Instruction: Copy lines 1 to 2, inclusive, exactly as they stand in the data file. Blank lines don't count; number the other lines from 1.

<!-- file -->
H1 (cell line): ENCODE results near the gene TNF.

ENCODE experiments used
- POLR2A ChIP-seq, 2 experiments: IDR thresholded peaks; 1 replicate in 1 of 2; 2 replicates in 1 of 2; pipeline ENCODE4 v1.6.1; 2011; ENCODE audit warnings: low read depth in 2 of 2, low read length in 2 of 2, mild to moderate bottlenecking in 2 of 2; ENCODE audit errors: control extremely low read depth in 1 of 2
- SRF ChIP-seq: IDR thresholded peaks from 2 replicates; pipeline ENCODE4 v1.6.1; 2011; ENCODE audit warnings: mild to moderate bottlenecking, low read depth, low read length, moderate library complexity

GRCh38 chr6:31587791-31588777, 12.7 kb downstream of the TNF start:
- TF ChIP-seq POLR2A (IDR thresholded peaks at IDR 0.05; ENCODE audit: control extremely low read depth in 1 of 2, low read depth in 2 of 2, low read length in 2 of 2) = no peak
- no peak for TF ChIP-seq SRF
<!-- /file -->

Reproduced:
H1 (cell line): ENCODE results near the gene TNF.

ENCODE experiments used